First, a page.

Ultimately, Modern Times uses the past to shine light on contemporary subjects. In it’s own way, it’s Dylan’s most political album (without being explicitly political) since the protest days. It’s not as direct, and he’s still got a lot on his mind – we just have to listen.
Together Through Life ranks as one of Dylan’s most fun albums. Gone are the dark observations of Modern Times, and the travelogues of Americana on “Love an Theft”. There are no major statements, it’s just the sound of Dylan and his band tearing through pre-rock and roll blues like only they can do.
Together Through Life is only the second time that Dylan has co-written songs with a collaborator – in this case Grateful Dead lyricist Robert Hunter. As such, Dylan seems a little livelier on this album than he has in the past few records. He’s clearly having fun – there’s audible laughs throughout and a cry of, “woo!” near the end of ‘It’s All Good'”. It’s an album where Dylan seems comfortable being Bob Dylan an old man. There’s no ruminations on mortality or a world gone wrong. Instead, Together Through Life is an album almost solely devoted to one of Dylan’s other favorite past-times: women.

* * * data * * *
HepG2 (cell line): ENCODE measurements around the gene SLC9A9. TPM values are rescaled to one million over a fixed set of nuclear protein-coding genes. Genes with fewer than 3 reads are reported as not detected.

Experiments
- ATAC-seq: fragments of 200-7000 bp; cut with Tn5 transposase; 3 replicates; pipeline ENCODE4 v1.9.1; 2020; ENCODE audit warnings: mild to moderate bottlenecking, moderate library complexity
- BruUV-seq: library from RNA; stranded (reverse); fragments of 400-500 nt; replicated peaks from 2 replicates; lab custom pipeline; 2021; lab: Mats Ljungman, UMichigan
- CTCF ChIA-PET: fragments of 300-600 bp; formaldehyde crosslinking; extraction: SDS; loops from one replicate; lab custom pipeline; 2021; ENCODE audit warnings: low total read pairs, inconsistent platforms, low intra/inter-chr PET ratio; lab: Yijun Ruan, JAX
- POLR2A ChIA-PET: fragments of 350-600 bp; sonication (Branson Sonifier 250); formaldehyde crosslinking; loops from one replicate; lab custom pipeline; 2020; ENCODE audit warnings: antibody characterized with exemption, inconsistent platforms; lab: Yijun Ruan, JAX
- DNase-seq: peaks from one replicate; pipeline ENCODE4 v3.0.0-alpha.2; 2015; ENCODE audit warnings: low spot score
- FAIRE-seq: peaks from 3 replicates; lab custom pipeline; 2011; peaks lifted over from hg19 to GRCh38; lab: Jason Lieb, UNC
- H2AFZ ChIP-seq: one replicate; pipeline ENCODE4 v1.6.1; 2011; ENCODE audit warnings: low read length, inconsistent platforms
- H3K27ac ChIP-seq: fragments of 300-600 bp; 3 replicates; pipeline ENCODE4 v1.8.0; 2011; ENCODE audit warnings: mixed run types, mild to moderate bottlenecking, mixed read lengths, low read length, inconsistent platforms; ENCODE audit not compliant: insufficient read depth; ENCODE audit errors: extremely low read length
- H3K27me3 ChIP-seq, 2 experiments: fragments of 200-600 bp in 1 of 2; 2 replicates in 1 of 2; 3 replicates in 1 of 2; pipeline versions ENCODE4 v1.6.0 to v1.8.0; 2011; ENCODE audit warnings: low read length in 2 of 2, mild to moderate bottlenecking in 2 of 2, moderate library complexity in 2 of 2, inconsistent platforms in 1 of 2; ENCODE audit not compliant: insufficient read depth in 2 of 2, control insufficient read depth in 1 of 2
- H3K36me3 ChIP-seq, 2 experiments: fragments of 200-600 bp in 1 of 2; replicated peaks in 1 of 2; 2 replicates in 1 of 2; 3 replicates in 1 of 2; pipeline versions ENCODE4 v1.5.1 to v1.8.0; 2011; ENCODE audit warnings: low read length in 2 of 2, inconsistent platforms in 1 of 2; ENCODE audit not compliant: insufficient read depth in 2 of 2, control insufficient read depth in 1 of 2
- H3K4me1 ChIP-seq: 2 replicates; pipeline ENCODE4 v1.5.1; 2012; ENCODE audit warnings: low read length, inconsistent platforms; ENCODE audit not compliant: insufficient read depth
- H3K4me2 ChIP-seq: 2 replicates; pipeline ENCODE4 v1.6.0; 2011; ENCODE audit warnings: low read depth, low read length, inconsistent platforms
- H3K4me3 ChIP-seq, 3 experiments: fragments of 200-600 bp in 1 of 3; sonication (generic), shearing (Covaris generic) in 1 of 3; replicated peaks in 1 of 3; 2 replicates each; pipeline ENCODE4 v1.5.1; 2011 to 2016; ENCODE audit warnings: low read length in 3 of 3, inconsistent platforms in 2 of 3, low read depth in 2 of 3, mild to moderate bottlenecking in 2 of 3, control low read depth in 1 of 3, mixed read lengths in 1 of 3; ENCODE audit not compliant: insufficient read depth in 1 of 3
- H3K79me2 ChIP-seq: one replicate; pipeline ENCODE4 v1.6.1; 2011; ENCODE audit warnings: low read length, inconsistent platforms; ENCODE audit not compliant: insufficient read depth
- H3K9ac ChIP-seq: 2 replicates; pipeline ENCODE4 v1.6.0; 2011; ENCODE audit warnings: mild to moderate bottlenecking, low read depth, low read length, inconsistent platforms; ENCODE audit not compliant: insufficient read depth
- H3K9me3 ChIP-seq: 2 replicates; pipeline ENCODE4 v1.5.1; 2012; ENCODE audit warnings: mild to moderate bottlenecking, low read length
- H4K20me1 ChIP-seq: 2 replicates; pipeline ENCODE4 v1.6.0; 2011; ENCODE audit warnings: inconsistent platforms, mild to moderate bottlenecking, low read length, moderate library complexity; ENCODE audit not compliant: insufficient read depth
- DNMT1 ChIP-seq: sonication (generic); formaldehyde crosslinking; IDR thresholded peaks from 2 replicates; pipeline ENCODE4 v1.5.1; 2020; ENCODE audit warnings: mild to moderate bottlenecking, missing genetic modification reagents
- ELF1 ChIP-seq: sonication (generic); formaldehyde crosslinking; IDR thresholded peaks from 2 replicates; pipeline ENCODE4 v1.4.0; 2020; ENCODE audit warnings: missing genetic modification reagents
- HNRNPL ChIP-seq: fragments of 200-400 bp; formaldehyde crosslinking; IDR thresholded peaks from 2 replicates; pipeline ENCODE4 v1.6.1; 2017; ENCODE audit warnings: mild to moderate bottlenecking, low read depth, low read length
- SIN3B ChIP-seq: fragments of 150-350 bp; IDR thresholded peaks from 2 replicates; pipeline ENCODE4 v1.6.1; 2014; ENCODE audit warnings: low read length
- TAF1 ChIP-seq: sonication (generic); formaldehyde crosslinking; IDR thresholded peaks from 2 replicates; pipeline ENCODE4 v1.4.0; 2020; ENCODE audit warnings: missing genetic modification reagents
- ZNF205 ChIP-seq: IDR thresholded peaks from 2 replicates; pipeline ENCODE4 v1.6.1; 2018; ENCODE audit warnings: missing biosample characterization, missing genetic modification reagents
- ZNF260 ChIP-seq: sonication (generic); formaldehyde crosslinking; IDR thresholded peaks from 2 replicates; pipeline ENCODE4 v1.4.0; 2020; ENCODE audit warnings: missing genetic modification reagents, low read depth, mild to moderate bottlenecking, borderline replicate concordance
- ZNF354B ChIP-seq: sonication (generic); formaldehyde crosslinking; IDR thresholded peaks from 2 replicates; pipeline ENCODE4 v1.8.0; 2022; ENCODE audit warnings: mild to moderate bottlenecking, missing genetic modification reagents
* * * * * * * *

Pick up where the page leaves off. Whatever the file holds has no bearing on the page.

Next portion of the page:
Throughout the album he’s scornful (“Forgetful Heart”), hilarious (“My Wife’s Hometown”), and even lustful (“Shake Shake Mama” – which at least musically is one of his best rockers in years). The music on Together Through Life is given a kick by the addition of an accordion, which dominates many of the songs. “Beyond Here Lies Nothing” comes off as something as a straight forward blues number with a Hispanic twinge. While bluesy stomp of “My Wife’s Hometown” borrows its music from Willie Dixon’s “I Just Want to Make Love to You”, Dylan’s version just wants to tell you “that hell’s [his] wife’s hometown”.
The closest that Dylan gets to a major statement on the album is the sarcastic closer, “It’s All Good”. Even from the beginning Dylan has always found a way to take cliched phrases and turn them on their head, and hasn’t done it this good since the 1960s. Dylan sees a world with politicians telling lies, wives leaving their husbands, and buildings. Where the young Dylan might have offered a solution (or at least made us think we could change the world), the Dylan at almost 70 sarcastically declares, “You know what they say man. It’s all good.”